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May 24, 2007
Dennis Wharton
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NAB Files FOIA Request to Uncover Details of Satellite Radio FCC Violations

WASHINGTON, DC – - NAB late yesterday sent a letter to the FCC responding to XM and Sirius's objection to NAB's Freedom of Information Act request for information related to the satellite radio companies' violations of FCC rules governing FM modulators and terrestrial repeaters.

Noting a "compelling public interest" in having access to information with a direct bearing on the pending XM/Sirius Merger Application, the letter urged the FCC to provide the records sought by NAB to "shed light on the scope, nature, and degree" of the violations.

Sirius recently admitted requesting manufacturers to produce Sirius radios that operated beyond the interference regulations set by the FCC. Sirius's annual report (Form 10-K) filed with the Securities and Exchange Commission, the company disclosed on page 26 that "certain SIRIUS personnel requested manufacturers to produce SIRIUS radios that were not consistent with the FCC's rules."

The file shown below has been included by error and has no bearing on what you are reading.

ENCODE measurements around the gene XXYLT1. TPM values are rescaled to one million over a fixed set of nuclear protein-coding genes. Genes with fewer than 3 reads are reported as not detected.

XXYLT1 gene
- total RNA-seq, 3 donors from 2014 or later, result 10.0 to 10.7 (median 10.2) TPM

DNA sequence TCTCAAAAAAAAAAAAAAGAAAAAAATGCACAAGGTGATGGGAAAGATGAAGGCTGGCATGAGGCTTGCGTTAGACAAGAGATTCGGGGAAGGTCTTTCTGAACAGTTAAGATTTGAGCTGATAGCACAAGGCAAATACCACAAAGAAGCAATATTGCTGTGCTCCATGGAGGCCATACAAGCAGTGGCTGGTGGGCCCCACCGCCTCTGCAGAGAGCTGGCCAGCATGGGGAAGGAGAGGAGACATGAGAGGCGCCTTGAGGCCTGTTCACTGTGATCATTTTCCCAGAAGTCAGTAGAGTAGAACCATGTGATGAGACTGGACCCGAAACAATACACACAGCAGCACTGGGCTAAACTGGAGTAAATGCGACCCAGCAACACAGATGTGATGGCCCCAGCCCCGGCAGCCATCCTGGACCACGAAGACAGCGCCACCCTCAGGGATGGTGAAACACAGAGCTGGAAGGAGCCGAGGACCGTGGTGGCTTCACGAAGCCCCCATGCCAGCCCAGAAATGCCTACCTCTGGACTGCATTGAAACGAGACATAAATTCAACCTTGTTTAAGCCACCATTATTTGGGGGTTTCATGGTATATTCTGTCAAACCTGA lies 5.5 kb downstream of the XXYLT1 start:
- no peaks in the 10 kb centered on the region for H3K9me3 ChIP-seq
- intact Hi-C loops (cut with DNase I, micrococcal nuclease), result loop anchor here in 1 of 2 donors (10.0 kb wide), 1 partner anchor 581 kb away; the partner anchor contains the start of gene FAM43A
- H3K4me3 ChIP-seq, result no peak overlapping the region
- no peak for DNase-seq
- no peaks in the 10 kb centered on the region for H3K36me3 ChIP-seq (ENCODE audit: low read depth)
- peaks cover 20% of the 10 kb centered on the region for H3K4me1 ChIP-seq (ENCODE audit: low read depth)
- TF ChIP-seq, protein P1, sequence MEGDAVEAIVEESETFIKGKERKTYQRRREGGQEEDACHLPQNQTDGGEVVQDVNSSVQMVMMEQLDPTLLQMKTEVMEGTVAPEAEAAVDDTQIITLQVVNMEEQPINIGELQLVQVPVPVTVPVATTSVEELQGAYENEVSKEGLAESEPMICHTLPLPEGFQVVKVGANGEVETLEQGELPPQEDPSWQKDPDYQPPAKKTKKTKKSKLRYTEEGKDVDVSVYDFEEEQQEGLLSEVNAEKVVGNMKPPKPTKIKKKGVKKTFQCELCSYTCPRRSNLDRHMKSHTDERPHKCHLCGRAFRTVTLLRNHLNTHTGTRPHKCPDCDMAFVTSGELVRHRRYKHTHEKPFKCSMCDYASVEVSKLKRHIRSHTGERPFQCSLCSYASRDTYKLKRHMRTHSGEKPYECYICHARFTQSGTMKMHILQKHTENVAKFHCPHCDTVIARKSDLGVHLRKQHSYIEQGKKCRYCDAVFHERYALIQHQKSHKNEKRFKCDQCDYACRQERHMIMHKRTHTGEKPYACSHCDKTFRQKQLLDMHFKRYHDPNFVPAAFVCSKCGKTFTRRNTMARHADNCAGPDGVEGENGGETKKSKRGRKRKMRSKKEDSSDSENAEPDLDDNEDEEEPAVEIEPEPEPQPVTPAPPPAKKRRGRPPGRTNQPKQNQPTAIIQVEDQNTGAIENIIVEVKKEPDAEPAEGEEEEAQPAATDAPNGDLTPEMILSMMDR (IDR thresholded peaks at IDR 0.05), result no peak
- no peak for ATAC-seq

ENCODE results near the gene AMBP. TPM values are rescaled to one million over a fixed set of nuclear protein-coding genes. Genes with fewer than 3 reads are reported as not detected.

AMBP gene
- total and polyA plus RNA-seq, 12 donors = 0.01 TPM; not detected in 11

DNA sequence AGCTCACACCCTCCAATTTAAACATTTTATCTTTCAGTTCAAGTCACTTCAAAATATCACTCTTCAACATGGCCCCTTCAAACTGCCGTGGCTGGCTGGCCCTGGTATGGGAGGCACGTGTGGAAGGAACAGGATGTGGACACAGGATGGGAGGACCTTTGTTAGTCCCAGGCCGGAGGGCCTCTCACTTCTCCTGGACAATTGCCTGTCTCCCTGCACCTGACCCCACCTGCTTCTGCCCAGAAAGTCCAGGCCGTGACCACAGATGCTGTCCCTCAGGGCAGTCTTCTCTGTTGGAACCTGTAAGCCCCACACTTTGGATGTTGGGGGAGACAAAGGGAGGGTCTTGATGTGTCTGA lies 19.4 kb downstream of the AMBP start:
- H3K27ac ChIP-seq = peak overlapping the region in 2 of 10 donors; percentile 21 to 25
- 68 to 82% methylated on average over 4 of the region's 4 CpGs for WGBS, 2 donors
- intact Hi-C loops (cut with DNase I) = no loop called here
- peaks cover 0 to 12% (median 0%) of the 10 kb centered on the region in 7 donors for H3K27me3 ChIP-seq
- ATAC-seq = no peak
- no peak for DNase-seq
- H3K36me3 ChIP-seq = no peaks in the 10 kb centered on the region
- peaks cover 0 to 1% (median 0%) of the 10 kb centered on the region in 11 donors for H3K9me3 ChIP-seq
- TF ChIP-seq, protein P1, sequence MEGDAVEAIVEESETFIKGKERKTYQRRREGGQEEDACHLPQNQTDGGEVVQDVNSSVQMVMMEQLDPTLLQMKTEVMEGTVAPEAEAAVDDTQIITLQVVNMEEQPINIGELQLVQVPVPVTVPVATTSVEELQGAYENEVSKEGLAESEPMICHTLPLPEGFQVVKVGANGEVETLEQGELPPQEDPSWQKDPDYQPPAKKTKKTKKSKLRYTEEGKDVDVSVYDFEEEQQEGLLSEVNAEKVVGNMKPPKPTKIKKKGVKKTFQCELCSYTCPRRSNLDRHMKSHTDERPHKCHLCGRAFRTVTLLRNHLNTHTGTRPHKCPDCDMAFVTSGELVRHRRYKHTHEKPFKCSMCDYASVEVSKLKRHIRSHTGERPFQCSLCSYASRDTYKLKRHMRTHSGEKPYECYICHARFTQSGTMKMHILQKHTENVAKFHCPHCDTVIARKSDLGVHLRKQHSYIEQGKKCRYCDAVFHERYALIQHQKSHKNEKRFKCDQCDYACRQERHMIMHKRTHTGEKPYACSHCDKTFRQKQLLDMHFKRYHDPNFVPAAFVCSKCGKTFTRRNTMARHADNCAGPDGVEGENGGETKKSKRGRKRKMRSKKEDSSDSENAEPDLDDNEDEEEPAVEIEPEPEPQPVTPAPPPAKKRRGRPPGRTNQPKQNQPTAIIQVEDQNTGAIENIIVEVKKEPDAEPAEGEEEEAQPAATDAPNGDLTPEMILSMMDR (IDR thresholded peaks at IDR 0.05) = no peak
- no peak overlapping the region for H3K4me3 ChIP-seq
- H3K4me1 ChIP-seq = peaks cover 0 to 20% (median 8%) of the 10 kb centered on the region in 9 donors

On multiple occasions, NAB has urged lawmakers and policymakers to investigate the tactics employed by both XM and Sirius. A 2006 study of 17 wireless devices commonly used to transmit audio signals from satellite radio devices and MP3 players to in-dash cars showed that 13 of the 17 devices exceeded field strength limits set by the FCC. Furthermore, six of the noncompliant devices exceeded strength limits by 2,000% and one surpassed strength limits by 20,000%.

In September 2006, NAB President and CEO David K. Rehr sent a letter to the heads of XM and Sirius Satellite Radio urging each company to "voluntarily withdraw and replace all noncompliant satellite radio devices in circulation."

Regarding XM and Sirius's terrestrial repeater violations, NAB last year urged the FCC to "immediately commence a full investigation into both the actual and reported operations of Sirius and XM's terrestrial repeater networks." In 2006, XM and Sirius requested authorization to continue or resume operating terrestrial repeaters that were constructed and deployed inconsistently with FCC rules. "These latest disclosures reveal a persistent corporate (if not industry) circumvention of the FCC's regulations," Rehr said at the time.

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